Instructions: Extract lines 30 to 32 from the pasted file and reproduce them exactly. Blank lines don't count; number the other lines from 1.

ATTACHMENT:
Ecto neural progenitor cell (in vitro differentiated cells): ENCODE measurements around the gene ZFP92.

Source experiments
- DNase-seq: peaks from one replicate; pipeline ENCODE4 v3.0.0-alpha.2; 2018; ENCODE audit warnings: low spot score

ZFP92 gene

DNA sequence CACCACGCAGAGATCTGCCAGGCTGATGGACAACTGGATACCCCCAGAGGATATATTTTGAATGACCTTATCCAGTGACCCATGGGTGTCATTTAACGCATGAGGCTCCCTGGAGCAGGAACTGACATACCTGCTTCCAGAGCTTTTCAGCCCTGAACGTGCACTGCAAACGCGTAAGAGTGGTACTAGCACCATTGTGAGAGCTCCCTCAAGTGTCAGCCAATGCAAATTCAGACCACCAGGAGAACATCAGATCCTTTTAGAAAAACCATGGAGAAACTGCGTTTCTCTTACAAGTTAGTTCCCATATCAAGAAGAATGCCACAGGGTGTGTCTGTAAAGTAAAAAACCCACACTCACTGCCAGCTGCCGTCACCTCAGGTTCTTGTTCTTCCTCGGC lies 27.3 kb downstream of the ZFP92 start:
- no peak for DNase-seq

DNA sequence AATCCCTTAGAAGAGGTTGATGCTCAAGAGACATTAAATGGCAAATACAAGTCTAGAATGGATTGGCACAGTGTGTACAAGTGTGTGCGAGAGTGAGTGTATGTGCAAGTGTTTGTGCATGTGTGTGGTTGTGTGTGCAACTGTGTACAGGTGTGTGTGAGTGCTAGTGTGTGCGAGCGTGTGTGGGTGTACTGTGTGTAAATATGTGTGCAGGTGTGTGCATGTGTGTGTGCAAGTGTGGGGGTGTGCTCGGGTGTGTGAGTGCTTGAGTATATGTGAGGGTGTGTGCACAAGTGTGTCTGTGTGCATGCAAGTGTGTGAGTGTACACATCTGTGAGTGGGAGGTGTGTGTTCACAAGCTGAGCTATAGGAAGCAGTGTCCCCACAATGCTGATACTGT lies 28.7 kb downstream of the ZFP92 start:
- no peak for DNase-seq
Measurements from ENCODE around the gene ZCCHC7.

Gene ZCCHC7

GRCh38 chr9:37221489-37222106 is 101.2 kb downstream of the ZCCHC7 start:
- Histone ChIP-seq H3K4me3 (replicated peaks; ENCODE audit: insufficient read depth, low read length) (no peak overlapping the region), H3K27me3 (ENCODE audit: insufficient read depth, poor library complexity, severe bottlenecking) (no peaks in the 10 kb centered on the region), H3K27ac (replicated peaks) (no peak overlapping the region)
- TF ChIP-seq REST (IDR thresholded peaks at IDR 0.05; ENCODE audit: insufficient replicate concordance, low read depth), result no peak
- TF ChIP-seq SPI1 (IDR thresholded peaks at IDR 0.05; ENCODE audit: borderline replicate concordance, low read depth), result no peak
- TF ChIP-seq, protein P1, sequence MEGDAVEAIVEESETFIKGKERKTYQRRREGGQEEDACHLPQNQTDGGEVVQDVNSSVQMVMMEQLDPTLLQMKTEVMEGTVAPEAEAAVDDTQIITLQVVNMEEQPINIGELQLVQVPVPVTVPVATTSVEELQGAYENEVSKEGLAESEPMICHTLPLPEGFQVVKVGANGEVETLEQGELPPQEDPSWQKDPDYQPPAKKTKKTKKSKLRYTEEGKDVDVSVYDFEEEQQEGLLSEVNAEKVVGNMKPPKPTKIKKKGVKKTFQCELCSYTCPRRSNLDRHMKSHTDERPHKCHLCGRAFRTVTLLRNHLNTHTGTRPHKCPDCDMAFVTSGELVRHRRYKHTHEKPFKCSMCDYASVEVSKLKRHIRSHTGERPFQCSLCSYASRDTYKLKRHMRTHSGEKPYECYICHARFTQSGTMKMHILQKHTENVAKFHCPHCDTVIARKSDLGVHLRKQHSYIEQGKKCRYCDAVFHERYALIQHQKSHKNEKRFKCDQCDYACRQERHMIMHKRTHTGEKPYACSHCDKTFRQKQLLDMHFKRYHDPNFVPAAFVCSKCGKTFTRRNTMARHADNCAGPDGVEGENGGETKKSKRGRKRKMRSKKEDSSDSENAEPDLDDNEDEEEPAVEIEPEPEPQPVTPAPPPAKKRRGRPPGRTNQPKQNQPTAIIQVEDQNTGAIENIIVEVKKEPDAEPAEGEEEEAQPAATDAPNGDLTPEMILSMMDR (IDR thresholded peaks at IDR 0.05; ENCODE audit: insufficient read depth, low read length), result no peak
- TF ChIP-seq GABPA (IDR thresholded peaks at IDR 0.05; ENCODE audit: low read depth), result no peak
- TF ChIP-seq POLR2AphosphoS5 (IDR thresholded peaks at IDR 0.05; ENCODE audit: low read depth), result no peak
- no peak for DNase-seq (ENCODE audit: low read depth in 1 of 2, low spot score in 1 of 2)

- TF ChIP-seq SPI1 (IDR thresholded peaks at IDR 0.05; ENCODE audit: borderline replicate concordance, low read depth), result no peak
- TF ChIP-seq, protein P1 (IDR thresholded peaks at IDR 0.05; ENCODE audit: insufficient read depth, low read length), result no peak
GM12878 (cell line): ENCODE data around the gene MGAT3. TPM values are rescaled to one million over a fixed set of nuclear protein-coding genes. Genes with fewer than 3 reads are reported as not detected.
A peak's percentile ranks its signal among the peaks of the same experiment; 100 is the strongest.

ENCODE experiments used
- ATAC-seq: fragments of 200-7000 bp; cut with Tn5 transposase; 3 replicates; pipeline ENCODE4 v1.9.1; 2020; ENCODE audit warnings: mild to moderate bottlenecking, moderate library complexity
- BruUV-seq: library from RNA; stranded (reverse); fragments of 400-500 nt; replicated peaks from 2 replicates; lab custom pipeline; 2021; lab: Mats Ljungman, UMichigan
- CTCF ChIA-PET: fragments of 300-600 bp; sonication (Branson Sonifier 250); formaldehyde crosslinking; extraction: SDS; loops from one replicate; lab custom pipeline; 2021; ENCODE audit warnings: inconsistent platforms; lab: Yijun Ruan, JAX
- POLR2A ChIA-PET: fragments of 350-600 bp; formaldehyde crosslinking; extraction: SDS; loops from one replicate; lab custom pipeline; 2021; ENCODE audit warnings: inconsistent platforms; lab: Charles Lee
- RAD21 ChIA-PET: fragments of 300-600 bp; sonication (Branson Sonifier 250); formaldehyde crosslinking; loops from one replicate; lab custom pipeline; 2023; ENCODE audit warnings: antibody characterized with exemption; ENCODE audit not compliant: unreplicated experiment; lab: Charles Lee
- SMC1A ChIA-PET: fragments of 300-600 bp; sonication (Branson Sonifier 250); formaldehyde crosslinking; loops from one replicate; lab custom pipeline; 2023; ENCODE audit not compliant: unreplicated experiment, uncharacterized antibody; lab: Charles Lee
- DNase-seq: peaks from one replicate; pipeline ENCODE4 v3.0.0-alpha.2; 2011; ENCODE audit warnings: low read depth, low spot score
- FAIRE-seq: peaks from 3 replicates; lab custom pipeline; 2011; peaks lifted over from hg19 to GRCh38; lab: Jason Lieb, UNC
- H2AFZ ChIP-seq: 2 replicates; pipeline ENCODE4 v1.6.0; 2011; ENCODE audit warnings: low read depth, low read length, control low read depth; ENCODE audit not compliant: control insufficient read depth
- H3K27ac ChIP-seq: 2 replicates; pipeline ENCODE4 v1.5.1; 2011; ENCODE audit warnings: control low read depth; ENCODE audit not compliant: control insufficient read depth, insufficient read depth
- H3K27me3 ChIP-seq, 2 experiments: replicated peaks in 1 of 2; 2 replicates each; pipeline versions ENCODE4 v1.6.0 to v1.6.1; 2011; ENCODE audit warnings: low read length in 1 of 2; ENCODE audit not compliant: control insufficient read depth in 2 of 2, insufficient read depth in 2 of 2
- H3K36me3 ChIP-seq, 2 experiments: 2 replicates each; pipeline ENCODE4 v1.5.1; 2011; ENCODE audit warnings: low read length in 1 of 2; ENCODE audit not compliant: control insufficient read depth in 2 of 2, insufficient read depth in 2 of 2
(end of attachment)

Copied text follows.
- DNase-seq: peaks from one replicate; pipeline ENCODE4 v3.0.0-alpha.2; 2011; ENCODE audit warnings: low read depth, low spot score
- FAIRE-seq: peaks from 3 replicates; lab custom pipeline; 2011; peaks lifted over from hg19 to GRCh38; lab: Jason Lieb, UNC
- H2AFZ ChIP-seq: 2 replicates; pipeline ENCODE4 v1.6.0; 2011; ENCODE audit warnings: low read depth, low read length, control low read depth; ENCODE audit not compliant: control insufficient read depth